Rihanna goes on Ellen to play Never Have I Ever with George Clooney and refers to sex as: “seal the deal, lick the envelope, and close it.” Rihanna uploaded ANTI’s “James Joint” to her website on 4/20/2015 and when it was promptly taken down, internet commentators suggested that she was stoned and did so by accident. I was perplexed by this. Rihanna doesn’t make mistakes — she owns her mistakes. They coalesce to form the “Rude Gyal” that she proudly called herself after jokingly referring to her band as “ugly” onstage at her Brooklyn show last night.
Rihanna opened her set with “Stay,” a ballad off of 2012’s Unapologetic that features Mykki Ekko. It almost felt unfair, like she was trying to prematurely devastate me. It was my first Rihanna concert, and I came ready to weep. “Stay” is the song I listen to when I get the sense that someone I’ve invested a significant amount of time in is on their way out. Like the best Rihanna songs, it mediates the highest highs and the lowest lows of a relationship, acknowledges the volatile Jekyll and Hyde characteristics in all of us. ANTI might be the most mature reflection on that dichotomy; it’s a collection of songs about losing love and losing bits and pieces of yourself in the process. Part of being the Badgal RiRi is knowing how to marry joy and sorrow, dark and light, and practically every Rihanna hit submerges our collective heartbreaks in hedonism (the “We Found Love” video being my favorite example of that). From “Stay” she transitioned into 2010’s “Love The Way You Lie,” a song that sounds so much better without Eminem on it. She performed both shrouded in a white cape, hood up, in the middle the Barclays Center basketball court before a translucent catwalk picked her up and slowly moved her to the main stage.
It was a transcendent moment both literally and metaphorically as those emotional ballads gave way too ANTI’s “Woo.” Off came the white robe, and beneath it Rihanna blessed us all by exposing her beige, leather, ass-less chaps. Those chaps were one of four different costumes Rih donned last night, the best of which was a bustier covered by a brown, oversized men’s suit that laced up the back. All of the looks were understated and just-barely dramatic. Members of the live band were sheathed in Jedi-chic, drapey beige, and at one point Rihanna reappeared from a costume change in a brown, floor-length cloak with a constructed hood that made her look like a giant, very, very beautiful insect. She shed it like an exoskeleton to reveal a sequined, tiered black body suit that she gyrated in while performing “Rude Boy” and “Work.”
The Rihanna that I watched onstage last night is the same Rihanna that I fell hard and fast for in 2005. She’s still sassy as hell, and she’s still in charge. Even though its rollout was a certifiable nightmare, ANTI is still an exceedingly good album. It might even be her best. When “Work” — with its delicate, plodding dancehall beat — first dropped, it instantly reminded me of the younger, babyfaced Rihanna of “Pon De Replay.” And then it reminded me of the younger, babyfaced version of myself. While my taste for Evanescence, AFI, Green Day, and the like waned, my love for Rihanna has only strengthened in its intensity. I realized this last night, when Rih launched into “Where Have You Been,” off of the hit-parade 2011 release Talk That Talk. She is perhaps the only iconic figure of my early adolescent years that’s aged alongside me, carried me into my twenties and found a home in my heart.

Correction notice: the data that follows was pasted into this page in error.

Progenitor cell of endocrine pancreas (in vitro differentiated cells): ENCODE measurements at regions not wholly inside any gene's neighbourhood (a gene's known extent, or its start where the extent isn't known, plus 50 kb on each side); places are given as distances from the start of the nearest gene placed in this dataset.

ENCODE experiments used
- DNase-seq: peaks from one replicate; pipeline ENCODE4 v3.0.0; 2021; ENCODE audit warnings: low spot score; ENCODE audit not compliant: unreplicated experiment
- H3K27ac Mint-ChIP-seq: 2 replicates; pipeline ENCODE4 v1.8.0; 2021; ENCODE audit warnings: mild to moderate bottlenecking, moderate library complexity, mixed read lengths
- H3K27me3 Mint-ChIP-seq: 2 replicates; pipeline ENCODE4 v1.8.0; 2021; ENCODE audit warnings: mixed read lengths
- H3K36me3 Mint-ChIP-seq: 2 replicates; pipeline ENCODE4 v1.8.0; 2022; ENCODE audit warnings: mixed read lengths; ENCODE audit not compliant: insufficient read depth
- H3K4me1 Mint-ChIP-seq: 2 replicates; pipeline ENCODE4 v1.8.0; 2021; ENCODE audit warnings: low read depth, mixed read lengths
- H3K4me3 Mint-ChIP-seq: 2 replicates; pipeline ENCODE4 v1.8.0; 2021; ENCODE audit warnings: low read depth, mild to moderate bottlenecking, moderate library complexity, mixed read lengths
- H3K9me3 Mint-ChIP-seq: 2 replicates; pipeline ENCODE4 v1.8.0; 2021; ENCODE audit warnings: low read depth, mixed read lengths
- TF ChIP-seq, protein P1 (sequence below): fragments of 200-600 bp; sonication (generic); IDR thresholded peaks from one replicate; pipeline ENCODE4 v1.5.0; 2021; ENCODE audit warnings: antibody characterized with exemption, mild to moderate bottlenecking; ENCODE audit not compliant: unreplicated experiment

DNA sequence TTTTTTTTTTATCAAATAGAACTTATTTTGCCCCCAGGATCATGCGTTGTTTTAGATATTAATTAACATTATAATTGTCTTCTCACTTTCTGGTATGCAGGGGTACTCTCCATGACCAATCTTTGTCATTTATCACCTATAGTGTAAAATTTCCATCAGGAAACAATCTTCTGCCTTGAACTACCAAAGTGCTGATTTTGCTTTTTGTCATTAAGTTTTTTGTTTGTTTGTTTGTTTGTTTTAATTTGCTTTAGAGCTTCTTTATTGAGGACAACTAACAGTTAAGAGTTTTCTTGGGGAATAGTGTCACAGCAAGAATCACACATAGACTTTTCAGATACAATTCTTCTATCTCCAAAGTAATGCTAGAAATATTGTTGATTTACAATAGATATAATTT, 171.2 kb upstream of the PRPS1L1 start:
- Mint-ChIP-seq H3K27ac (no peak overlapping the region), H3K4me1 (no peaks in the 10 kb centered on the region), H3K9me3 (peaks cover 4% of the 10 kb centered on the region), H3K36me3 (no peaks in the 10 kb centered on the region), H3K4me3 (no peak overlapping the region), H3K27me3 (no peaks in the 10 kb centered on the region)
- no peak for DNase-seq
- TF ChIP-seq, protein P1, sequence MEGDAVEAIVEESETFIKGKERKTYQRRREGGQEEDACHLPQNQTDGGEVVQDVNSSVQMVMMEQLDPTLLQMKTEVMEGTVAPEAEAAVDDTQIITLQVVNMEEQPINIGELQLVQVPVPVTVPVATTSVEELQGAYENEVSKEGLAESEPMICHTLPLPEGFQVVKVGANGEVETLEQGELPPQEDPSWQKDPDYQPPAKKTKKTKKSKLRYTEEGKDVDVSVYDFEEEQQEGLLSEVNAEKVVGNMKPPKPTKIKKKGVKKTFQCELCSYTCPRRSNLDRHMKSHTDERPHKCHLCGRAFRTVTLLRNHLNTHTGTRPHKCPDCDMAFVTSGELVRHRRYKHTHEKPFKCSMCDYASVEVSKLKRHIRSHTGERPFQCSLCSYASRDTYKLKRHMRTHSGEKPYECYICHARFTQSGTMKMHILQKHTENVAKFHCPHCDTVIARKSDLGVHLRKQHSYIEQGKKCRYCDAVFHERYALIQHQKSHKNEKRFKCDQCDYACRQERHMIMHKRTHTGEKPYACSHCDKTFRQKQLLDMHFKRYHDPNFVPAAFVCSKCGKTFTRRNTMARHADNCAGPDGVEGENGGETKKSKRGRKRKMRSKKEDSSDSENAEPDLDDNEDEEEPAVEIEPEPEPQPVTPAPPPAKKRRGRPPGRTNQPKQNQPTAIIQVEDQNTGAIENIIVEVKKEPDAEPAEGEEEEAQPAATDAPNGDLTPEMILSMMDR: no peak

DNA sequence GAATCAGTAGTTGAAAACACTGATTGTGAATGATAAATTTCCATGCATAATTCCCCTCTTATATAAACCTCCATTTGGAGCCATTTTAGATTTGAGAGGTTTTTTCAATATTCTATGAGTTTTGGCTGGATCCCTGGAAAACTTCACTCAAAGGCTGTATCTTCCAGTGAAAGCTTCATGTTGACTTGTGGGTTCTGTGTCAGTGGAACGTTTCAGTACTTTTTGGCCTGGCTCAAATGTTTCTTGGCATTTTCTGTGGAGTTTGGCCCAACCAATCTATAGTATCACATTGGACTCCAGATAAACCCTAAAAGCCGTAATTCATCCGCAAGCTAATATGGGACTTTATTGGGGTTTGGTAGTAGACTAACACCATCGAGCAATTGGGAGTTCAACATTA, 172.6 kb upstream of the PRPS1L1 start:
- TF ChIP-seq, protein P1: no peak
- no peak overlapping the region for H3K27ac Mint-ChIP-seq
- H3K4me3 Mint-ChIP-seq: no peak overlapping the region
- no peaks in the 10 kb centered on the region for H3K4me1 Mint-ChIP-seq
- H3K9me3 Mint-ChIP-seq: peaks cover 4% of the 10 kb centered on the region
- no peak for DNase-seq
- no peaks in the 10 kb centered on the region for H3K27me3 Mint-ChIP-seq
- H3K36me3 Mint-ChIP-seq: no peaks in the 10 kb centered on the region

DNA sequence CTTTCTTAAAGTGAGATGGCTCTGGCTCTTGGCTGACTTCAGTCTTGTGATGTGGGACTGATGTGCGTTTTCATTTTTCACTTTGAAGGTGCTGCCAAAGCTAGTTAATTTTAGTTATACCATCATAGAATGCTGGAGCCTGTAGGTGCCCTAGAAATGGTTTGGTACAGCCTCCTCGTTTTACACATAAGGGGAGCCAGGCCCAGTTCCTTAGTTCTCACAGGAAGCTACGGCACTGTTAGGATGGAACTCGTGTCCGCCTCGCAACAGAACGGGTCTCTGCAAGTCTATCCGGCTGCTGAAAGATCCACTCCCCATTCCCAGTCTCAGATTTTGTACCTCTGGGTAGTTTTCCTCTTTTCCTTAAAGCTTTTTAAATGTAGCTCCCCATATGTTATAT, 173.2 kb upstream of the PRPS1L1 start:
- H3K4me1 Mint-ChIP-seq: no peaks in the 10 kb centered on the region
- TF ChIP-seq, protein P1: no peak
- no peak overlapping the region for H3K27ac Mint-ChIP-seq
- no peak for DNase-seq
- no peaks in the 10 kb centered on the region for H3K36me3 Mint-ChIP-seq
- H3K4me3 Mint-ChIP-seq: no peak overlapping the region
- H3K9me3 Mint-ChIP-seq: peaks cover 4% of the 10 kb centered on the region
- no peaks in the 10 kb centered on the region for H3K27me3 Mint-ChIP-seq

That closeness I felt while everyone around me shouted along to “Where Have You Been” is the same kind that Miranda July described when she profiled Rihanna for The New York Times Magazine. A lot of people absolutely hated that piece, blamed July for being self-indulgent, for writing an article about herself rather than her subject. They’re right; July didn’t write a profile on Rihanna. She wrote a profile of a Rihanna fan, aptly describing what it feels like to be absolutely enraptured with someone who you don’t know. Who you don’t have a hope in the world of ever really knowing. I loved that piece, but reading a detailed description of what it felt like to drink with Rihanna on an outdoor patio was almost too intimate for me. I was overcome with jealousy.
Up until that point, I had never really thought about what it would be like to meet Rihanna. I’ve been thinking about it ever since, and last night I realized that watching her perform for an audience of 18,103 people is the closest I will ever get. I’ll never shake her hand, never feel her manicured fingernails scrape against my own, never admire her eyes — which July claims to be “a pair of dizzying, hazel-green starbursts” — in person. I’ll just have to settle with seeing her perform every time she tours through New York from now until one of us dies. Unfortunately, I know I’ll be the first to go. Rihanna is, after all, immortal; a God among us.